Supervisor Linda Gurath thanked everyone for their support. “I also want you to know the background info on companies interested in purchasing is very positive in how they operate their businesses. I just want you to feel at ease and it will be companies that provide quality care so don’t worry too much about this.”

Those voting to save the Samaritan included supervisors Lois Krueger-Gundrum, Pam Konrath, Linda Gurath, Jeff Millikin, Chris Bossert, Robert Hartwig, Joseph Vespalec and Marietta Bailey.

Those voting to sell the Samaritan included Jodi Schulteis, Carroll Merry, James Burg, Tony Thoma, Doug Newman, Brian Krebs, Brian Gallitz, Kenneth Mikulec, William Symicek, Jeff Schleif, Mike Schwab, Denis Kelling, and John Schodron.

Senior citizens from the Samaritan Home packed the Washington County Board room as supervisors weighed the future of the Samaritan Health Center at its April 12, 2023, meeting. Residents were wheeled into the board room as other supporters held “Save Our Samaritan’ signs.
board
There were also two overflow rooms to handle more people who supported the Samaritan.

At issue was whether the county should be in the senior care business; should it continue to invest in senior care even though, it is said to be a service “not mandated by the state.” As of the November 29, 2022 the Ad Hoc Committee agenda read, “Washington County agenda to discuss “renovation, demolition, closure” of Samaritan Home.

On Wednesday evening after a lengthy closed session the board voted 13 – 8 to sell the Samaritan.

 

The initial meeting began with a statement by Supervisor Linda Gurath who chaired the Ad Hoc Committee and called out County Board Chairman Jeff Schleif.

“On March 1, I sat in on a meeting of the Samaritan Ad Hoc Committee. This committee continues to dig into all the details surrounding the possibilities moving forward. There have been many very good discussions, which has been good. What was not good, in my opinion is the dissemination of information, which is not completely accurate. This has served to make me untrustworthy of some of the findings. So that’s the quote from the report to publicly falsely accuse the Ad Hoc Committee like this, in my opinion, is extremely low and unprofessional. Usually, when a chair sets up an Ad Hoc Committee, that chair is supportive of the committee. Our chair has been anything but supportive as evidenced in his monthly report. If he had a legitimate concern, he should have addressed it privately. Chairman Schleif, please remove that paragraph from the record,” said Supervisor Gurath.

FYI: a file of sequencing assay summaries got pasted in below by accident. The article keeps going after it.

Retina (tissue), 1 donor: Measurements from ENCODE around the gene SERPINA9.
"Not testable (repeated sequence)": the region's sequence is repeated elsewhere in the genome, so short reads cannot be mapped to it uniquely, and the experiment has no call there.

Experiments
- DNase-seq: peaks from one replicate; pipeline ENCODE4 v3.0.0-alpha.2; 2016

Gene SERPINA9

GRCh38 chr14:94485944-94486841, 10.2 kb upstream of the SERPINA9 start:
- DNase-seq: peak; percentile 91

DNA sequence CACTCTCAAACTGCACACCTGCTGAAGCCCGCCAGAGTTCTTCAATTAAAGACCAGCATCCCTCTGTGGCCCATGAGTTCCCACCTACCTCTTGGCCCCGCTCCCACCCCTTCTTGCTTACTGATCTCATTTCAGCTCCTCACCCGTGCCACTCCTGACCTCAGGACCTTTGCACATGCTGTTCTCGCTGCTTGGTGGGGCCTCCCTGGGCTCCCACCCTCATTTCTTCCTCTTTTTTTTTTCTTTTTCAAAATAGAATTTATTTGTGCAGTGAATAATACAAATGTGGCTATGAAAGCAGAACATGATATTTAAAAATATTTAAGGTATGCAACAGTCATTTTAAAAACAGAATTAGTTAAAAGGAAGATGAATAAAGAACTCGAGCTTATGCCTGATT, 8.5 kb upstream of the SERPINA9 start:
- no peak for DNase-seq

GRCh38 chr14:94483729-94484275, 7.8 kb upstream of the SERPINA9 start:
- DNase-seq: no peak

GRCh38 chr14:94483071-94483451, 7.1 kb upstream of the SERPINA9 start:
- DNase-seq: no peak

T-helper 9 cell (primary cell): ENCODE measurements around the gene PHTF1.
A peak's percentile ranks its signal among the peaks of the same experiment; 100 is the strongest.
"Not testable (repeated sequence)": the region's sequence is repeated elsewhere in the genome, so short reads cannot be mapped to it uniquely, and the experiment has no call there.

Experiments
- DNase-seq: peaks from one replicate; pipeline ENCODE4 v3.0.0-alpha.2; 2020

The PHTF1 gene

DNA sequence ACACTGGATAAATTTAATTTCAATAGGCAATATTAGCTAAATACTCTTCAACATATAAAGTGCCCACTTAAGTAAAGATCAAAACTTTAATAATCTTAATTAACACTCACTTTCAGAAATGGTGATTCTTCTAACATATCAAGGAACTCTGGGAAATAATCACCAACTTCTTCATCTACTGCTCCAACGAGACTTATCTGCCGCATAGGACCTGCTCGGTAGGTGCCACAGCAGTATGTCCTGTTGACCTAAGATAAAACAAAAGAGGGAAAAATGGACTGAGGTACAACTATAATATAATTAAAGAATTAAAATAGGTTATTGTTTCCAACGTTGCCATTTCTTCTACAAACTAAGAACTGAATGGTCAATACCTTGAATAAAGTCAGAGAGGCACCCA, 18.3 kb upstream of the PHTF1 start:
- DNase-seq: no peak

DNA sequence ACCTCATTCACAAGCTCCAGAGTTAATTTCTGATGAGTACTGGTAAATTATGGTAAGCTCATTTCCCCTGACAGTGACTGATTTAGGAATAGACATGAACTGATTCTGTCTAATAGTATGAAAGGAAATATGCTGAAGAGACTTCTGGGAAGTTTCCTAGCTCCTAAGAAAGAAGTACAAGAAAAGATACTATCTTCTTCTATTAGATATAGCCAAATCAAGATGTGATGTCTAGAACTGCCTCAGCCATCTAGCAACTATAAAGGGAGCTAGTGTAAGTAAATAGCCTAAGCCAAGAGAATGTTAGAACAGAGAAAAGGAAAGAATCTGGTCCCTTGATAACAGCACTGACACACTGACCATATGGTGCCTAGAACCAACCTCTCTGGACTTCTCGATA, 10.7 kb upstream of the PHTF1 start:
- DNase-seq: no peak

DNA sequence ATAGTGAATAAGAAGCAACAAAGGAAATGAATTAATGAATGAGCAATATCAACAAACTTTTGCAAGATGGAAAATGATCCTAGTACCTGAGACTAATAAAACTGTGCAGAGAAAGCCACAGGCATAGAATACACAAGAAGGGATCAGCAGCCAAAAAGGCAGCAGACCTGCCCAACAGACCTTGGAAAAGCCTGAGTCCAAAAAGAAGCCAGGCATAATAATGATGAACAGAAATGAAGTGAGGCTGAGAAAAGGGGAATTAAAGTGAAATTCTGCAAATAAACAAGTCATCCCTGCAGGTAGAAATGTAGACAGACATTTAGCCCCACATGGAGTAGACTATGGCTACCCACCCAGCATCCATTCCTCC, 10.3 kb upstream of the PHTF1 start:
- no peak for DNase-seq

Schleif responded by saying he would remove the paragraph. “But I will remind you that we had many conversations, and your committee was slanted right from the start. So, I stand by my feeling, and we’ll move on.”

Then Supervisor Lois Gundrum chimed in. “There have been many times in the past and supervisors in public comment have said words they regret. But by the end of the meeting, most of the supervisors in fact, all of them have reached out to one another and expressed their regret for saying things in the heat of the moment. We do that because we respect one another. But this is so different from that, Mr. Chairman, this was thought about, put in writing, and made part of a public record to say that, in your opinion, there was an intentional act to mislead the public with inaccurate information is a disrespect to the Ad Hoc Committee, the members of the staff and the professionals who worked on this. I’m thanking you that you’re going to remove that paragraph from your report and I think that is the very least you can do but an apology is certainly needed,” said Gundrum.

With that, Schleif apologized. “In that case, I apologize. Perhaps I was out of line. But my feelings are still my feelings.”

Crowd in one of two overflow rooms

There was about an hours-worth of presentation on studies, data, money, federal funding … or the lack thereof, facility capacity, beds, staffing and more on staffing.

Agenda_2023_4_12_Meeting(4549)

 

According to the agenda, “The Board needs to determine whether county government is better suited to manage this care or is the private sector better equipped. If the Board concludes county government run long term care is best, then either remodeling or rebuilding must be the conclusion. If the Board concludes the private sector is more appropriate, then a sale of Samaritan is the option to be pursued.”

The county executive made a final statement, “The county is capable of staying in the business but the model has to change.”

The board moved into closed session around 9 p.m.

This is a working story and more information will be posted when details become available.

Click HERE to contact your County Supervisor.

Cast iron